He looked once at the Slytherin table and then started leading me towards the Gryffindor table instead. “I’m not sitting with a bunch of Slytherins.”
I rolled my eyes. A while ago this might have upset me, but I knew how to handle Sirius’s frequent unintentional tactlessness by now. “Ah, you won’t sit with Slytherins, but you’ll go out with one…”
“You’re not just any Slytherin,” he said with a smile.
The news everyone was talking about at lunch was that last week’s Hogsmeade trip, which had been cancelled due to the overabundance of rain and a bit of flooding, had been rescheduled for mid-December. Sirius and I would be able to have a proper date this time that wouldn’t involve evading rules and sneaking out.
Remus was sitting on the other side of me and had been rather quiet during all the Hogsmeade discussion. I asked him if he was planning to go to Hogsmeade with anyone, and he said no.
“Well, I know someone who’d love to go with you,” I hinted. “Mandy said you two had a wonderful time when you went in October.”
Remus gave me a sort of sad smile and said said, “No, I don’t think it’s a good idea.”
This should have been a cue for me to stop meddling, but an idea had just crossed my mind and I had to bring it up. “This isn’t still to do with Emily, is it?” I asked, hoping I wasn’t testing the strength of our friendship just by suggesting it. “Because you know, not everyone will treat you like that. She had no right to do that.”
As far as I knew, Remus hadn’t had a girlfriend since the end of fifth year, which might have had something to do with the fact that the girl had caused quite a stir one day right before OWL week by storming into the Great Hall and screaming at him over breakfast that he was a liar and a monster, and then leaving. I hadn’t known Remus well at the time, but I had felt awful for him – no one wants a public breakup like that. But it had been a while since then, and I knew Mandy was too considerate to ever do anything like that.
Remus sighed. “She was right.”
“Why, what dark secret could you possibly have that would have made her break up with you in that way?” I shook my head. Remus was one of the sweetest people I knew, despite his tendency to play practical jokes.
He just looked at me for a second, and I couldn’t identify the look in his eyes. But he recovered quickly, and said, “I don’t eat my vegetables.”
“Remus,” I laughed, rolling my eyes. “That’s not true.”
“It is true, I don’t like many vegetables. How many vegetables do you see on this plate?” He pointed to his lunch.
“I can certainly see why she was right, then. How dare you not eat your peas.” I was glad Remus hadn’t completely shut down and refused to speak to me, but I wasn’t going to press the issue any further. “I’m sorry I brought it up, anyway,” I said, patting his arm. “I just want you to be happy.”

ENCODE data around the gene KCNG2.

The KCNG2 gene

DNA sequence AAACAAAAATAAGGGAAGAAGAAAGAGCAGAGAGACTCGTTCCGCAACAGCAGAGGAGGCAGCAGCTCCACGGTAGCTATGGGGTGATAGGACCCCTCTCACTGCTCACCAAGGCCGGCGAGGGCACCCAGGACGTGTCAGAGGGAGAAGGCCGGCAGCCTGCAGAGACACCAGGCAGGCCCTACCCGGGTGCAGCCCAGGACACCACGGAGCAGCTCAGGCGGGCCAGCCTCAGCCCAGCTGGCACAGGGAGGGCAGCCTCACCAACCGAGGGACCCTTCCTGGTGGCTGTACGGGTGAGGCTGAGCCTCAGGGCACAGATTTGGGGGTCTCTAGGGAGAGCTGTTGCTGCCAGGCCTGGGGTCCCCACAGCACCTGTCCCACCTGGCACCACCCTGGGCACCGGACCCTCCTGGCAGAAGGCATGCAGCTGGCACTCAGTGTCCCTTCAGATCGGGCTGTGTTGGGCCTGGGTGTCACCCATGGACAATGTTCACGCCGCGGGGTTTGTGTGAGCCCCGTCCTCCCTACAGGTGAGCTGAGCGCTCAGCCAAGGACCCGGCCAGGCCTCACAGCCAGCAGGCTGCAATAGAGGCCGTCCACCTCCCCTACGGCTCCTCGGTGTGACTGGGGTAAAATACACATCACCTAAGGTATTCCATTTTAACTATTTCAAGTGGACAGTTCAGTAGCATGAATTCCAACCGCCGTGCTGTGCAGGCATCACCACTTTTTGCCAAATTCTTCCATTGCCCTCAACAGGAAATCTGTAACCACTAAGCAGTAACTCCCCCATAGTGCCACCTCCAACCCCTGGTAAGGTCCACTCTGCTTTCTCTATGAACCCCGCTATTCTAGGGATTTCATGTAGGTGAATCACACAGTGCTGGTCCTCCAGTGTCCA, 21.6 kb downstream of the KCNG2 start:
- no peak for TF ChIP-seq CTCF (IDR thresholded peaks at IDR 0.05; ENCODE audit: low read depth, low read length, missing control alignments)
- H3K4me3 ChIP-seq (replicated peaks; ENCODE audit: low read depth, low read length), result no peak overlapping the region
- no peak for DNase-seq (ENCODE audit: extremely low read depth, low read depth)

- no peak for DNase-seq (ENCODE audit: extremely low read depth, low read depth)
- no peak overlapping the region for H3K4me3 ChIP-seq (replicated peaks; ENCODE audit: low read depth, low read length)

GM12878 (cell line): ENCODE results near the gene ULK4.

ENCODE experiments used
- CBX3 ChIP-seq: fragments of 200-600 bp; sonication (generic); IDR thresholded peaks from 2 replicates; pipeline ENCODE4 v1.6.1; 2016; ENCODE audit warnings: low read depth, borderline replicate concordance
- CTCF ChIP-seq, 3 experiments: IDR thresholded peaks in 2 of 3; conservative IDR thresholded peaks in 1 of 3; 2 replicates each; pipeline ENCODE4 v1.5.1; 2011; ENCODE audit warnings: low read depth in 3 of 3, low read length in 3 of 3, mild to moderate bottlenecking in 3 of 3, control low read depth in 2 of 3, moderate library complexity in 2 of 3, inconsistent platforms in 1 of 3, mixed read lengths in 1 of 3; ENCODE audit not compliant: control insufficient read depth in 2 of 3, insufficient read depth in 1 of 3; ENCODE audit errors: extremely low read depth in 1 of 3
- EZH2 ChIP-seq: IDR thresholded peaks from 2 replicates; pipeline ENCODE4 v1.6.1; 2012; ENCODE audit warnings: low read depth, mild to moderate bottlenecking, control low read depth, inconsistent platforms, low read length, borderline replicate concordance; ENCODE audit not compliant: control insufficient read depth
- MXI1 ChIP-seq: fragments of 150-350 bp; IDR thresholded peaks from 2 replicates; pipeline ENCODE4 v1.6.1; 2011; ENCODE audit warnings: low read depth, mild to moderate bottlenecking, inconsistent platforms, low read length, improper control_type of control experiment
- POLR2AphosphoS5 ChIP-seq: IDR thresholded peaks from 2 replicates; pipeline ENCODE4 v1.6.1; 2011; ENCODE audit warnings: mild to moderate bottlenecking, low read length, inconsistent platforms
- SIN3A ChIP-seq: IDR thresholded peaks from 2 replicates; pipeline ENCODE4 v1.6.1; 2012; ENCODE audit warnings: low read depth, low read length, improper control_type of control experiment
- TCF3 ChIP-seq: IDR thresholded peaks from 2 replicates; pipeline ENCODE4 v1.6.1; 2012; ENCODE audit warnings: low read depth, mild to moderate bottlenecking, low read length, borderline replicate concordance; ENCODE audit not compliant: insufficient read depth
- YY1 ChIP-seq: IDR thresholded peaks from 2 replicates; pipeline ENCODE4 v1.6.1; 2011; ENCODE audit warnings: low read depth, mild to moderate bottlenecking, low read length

“I am happy,” said Remus. “I have good friends like you. That’s all I need.”
My subtle hints for Remus ended up being for naught anyway, because by the time I got back to my friends in the Slytherin common room, it was only to hear Mandy rattling on about someone else she’d taken a shine to. “It was love at first sight,” she claimed.
Charlotte looked up as I walked in. “As opposed to Melanie and Sirius,” she said with a smirk. “Love at first fight, maybe.”
I laughed. “You’ve been planning that pun all day, haven’t you? So who’s the new guy then, Mandy?”
“Roderick Cadwallader,” said Mandy with a dreamy look. “I noticed him at lunch one day and I can’t get him out of my mind.”
“The Gryffindor Seeker?” I asked, sitting down next to Mandy on the sofa by the fire. “Well, lunch this week was not the first time you saw him. I believe that was first year when Peeves dropped strawberries on him before we were Sorted.”
“Okay, fine, it was a little bit of an exaggeration,” said Mandy, pouting because I was ruining her moment.
“I think the love part was an exaggeration too,” said Charlotte. “Maybe you should have said, ‘momentary-crush-that’ll-be-over-in-a few-days-when-you-find-someone-hotter, at five-hundred-sixty-first sight’.”
“That doesn’t even make sense,” I said. “And I think that’s enough of crushing Mandy’s dreams for today.”
“Thank you,” said Mandy with an air of dignity. She held up her Transfiguration book purposefully and began to flick through the pages. But over the top of the book, I could see her eyes following Neal Rosenbaum as he walked across the room. I managed to keep from giggling by getting out my Potions homework, something that could be depended upon to suck the humour out of any situation.
So… a nice helping of 95% fluff there. Anyway, I love your reviews, if you have the time to leave one! Thanks for reading!